A Labour insider said: “ Vaughan’s supporters are quick to claim his crisis is just a Cardiff Bay bubble thing. The reality is very different, Pembrokeshire residents have to live with the stink caused by his associate every day. It is no surprise he didn’t fancy joining this particular campaign stunt, and it’s obvious UK Labour want nothing to do with him.

“Vaughan claimed he would be an electoral asset during his leadership campaign, but he has been incredibly low profile throughout the election. His polling numbers are damning, people have made their minds up and it’s only going to get worse if he doesn’t return the dirty donation money.”

We asked Welsh Labour why Mr Gething wasn’t on the campaign bus, but did not receive a response.

It suits the opposition of course to keep Gething in post, but Labour are clearly suffering because of it and it's not going away soon.

Tuesday, July 02, 2024

Time to rein in the water companies


The Guardian reports that Thames Water has been urged to show greater transparency over its finances and accused of “financial chicanery” after it emerged its board had approved a £150m dividend hours before its shareholders U-turned on providing emergency funding.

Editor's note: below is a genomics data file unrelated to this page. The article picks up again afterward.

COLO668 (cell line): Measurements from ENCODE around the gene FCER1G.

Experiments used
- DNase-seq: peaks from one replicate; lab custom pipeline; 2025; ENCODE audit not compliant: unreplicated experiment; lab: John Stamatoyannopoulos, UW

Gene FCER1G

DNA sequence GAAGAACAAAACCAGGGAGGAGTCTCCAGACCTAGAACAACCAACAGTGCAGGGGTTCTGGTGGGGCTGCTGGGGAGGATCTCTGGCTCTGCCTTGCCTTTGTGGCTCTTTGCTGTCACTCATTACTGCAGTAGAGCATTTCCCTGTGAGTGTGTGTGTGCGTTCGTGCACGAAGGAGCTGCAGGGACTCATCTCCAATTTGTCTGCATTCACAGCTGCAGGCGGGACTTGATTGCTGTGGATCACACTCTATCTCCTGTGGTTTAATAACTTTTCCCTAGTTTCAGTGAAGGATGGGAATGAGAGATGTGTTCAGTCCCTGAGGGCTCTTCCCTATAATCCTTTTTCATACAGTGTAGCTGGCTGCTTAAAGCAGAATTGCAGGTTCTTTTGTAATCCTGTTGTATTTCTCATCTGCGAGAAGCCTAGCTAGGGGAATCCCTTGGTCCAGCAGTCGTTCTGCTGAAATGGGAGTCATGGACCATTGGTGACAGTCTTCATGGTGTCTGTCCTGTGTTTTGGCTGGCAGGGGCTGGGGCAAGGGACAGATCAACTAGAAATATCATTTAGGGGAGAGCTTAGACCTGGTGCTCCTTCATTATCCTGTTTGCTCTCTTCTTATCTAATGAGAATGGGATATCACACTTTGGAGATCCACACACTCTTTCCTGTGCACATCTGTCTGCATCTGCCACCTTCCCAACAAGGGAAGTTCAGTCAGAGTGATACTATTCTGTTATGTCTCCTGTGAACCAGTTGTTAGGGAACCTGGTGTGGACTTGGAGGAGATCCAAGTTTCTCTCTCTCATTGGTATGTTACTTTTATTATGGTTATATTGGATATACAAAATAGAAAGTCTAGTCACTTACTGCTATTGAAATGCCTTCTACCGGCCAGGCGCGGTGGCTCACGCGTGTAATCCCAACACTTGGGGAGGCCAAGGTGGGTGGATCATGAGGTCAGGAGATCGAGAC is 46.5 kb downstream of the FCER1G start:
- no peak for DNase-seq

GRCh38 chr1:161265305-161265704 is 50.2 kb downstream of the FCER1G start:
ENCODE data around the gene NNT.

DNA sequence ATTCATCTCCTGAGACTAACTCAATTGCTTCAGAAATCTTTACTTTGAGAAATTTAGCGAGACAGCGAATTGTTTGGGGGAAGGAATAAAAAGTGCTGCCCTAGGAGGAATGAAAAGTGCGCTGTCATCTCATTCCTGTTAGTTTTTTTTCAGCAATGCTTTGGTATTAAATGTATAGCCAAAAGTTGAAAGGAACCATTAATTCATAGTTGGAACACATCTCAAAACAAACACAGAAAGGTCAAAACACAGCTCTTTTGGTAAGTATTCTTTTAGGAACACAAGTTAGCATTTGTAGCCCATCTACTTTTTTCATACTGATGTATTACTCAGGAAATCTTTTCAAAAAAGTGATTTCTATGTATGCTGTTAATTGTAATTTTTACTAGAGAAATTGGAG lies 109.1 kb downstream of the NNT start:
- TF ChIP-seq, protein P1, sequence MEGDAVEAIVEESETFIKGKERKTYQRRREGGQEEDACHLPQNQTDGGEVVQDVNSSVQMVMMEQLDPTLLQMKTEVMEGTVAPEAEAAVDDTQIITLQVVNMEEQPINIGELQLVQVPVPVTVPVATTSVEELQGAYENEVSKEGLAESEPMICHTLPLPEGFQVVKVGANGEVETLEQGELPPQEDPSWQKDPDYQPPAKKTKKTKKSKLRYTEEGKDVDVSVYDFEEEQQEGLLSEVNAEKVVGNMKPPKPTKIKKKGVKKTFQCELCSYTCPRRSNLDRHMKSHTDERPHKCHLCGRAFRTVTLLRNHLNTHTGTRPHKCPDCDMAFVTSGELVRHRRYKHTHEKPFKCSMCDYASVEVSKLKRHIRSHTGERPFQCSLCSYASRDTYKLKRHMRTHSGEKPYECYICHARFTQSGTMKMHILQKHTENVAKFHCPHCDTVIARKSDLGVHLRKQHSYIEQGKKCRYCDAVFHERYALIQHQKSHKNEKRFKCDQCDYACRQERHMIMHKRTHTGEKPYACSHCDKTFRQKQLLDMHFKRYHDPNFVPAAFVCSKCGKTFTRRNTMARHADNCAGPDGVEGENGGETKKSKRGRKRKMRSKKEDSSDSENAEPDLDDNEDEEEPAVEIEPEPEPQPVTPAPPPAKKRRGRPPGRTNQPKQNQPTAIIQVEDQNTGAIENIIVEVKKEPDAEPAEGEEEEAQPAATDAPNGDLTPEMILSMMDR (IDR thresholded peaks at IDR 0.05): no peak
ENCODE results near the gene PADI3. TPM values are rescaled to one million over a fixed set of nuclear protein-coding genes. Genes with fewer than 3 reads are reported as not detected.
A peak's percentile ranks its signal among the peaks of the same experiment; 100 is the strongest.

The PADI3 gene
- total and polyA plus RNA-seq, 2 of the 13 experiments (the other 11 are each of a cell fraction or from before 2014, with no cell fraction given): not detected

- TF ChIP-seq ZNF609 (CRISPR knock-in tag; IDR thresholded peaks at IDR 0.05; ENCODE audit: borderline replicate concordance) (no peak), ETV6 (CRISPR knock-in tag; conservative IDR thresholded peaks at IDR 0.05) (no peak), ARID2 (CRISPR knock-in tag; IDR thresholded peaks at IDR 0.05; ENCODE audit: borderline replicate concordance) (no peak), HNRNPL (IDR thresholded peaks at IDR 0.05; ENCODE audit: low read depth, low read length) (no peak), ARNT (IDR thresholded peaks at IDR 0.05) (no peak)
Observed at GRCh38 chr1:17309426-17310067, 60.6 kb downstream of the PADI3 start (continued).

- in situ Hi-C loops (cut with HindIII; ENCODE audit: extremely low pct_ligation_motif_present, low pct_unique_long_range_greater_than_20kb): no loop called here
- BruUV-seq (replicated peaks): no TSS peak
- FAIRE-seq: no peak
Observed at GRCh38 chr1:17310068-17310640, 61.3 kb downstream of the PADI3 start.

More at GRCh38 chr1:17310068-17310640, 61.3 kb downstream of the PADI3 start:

The paper says that the board of the struggling water supplier agreed to the payout at a meeting on 27 March. The following day, the debt-laden company said its investors were no longer willing to provide £500m of funding they had previously pledged, raising the prospect that the company may be temporarily nationalised. Thames Water made no mention of the dividend payment at that point:

The water industry regulator, Ofwat, planned to investigate the circumstances around the dividend paid by Thames, sources said. The company was already under investigation over its decision to pay a separate £37.5m dividend at the time the £150m dividend was paid.

Britain’s biggest water supplier said the payment was made from the regulated company to an intermediate parent company, Kemble Water Eurobond, to “settle a pension top-up payment” and “surrender relief” on tax losses.